Drought in North America: The Solar-ENSO Connection
Mark Cane, Lamont Doherty Earth Observatory, Palisades, NY
We consider the possibility that variations in solar irradiance have a significant impact on tropical Pacific sea surface temperatures (SSTs), which influence drought in much of the US, including Gene's home state of Kansas. Very recent work (Schubert et al. 2004; Seager et al. 2004) has shown that a prime cause of the Dust Bowl droughts of the 1930s is a La Niņa-like pattern of decadal mean SST anomalies in the Pacific. These anomalies were very small amplitude (<0.5°C everywhere). Similar SST anomalies are associated with other persistent droughts in the 19th and 20th centuries, and a pattern of opposite sign prevailed during the relatively wet period, 1976-1998.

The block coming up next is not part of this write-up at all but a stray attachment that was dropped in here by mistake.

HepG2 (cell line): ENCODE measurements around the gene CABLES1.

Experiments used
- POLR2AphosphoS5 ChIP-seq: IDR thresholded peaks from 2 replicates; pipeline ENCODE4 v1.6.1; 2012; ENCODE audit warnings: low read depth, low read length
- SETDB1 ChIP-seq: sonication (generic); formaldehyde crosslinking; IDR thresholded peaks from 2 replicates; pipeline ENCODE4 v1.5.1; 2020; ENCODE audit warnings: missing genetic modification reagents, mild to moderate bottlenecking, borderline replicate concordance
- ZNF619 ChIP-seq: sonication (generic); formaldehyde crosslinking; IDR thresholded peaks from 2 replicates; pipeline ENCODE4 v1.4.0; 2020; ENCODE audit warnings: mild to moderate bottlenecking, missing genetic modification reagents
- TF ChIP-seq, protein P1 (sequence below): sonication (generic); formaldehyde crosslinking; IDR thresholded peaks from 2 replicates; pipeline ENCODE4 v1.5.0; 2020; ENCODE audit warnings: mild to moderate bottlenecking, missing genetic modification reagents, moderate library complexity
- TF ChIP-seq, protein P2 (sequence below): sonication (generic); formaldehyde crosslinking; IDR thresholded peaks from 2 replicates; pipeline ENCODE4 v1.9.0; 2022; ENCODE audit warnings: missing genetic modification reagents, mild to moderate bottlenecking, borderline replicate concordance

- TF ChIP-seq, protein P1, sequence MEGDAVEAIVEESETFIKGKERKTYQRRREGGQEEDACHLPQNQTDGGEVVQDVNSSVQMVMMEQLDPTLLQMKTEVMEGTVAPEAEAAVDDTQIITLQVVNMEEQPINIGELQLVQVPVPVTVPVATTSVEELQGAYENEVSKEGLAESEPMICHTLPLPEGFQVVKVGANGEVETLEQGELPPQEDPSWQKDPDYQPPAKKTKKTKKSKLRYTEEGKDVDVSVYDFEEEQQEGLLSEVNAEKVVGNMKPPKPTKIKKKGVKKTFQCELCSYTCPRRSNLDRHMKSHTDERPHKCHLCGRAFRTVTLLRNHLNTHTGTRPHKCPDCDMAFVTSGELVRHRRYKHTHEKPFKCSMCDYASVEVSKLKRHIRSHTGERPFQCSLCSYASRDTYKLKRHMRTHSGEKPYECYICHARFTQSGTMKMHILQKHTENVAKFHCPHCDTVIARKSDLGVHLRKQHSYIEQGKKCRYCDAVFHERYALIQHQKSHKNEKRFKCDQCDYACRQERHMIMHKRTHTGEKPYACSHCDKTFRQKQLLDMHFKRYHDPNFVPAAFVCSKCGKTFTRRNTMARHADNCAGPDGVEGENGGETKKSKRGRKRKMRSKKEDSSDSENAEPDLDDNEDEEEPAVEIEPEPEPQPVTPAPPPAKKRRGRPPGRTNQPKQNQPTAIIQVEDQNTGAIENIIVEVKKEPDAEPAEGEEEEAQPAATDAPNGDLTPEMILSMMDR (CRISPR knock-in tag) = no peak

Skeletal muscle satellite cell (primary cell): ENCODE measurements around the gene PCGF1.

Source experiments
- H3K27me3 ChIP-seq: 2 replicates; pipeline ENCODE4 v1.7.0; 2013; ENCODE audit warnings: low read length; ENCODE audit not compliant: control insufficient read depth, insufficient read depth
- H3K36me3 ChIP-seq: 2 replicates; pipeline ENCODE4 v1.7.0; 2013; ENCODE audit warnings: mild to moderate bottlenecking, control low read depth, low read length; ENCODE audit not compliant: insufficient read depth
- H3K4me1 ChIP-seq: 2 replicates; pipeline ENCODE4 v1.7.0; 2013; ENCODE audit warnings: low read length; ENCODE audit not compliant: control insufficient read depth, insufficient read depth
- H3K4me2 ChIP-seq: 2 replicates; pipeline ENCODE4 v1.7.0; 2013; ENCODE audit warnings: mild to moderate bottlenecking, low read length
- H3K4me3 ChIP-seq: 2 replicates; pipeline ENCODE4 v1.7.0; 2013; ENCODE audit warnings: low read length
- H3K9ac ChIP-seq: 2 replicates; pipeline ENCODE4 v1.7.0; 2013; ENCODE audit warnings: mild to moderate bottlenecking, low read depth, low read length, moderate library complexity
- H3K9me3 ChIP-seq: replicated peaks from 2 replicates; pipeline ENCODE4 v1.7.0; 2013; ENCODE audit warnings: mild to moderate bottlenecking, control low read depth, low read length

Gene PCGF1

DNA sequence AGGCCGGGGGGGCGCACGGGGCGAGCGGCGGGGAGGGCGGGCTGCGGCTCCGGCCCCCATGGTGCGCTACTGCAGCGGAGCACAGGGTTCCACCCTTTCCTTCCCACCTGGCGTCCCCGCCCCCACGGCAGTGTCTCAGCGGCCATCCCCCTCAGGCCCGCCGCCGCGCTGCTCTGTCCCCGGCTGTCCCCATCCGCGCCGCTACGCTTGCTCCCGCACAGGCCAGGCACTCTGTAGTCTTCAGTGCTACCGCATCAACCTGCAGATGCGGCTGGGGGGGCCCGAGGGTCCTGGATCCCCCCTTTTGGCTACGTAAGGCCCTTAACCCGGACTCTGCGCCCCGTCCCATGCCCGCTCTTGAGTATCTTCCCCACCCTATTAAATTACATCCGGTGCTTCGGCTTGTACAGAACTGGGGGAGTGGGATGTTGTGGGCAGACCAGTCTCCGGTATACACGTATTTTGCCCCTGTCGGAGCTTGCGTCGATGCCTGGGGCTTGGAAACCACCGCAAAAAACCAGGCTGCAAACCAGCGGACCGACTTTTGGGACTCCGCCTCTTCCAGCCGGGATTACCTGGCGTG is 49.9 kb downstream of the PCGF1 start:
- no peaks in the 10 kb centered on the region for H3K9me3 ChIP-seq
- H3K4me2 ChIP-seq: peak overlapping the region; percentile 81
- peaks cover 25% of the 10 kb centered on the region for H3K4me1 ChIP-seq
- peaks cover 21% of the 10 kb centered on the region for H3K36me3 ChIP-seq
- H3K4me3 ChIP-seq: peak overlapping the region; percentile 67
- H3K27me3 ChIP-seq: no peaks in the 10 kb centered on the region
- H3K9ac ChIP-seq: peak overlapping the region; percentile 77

Other recent work (Mann et al. 2005; Emile-Geay et al 2006) has shown that coupled ocean-atmosphere interactions in the tropical Pacific generate a significant response to solar and volcanic radiative forcing over the past 1000 years. While these variations rarely have much effect on individual ENSO events, they may influence longer period changes. Such shifts in the background state of the tropical Pacific could help explain the persistent droughts in North America evident in the climate record of the last 1000 years.
Session 1, Oral Session Part I
Thursday, 18 January 2007, 8:20 AM-12:00 PM, 217C
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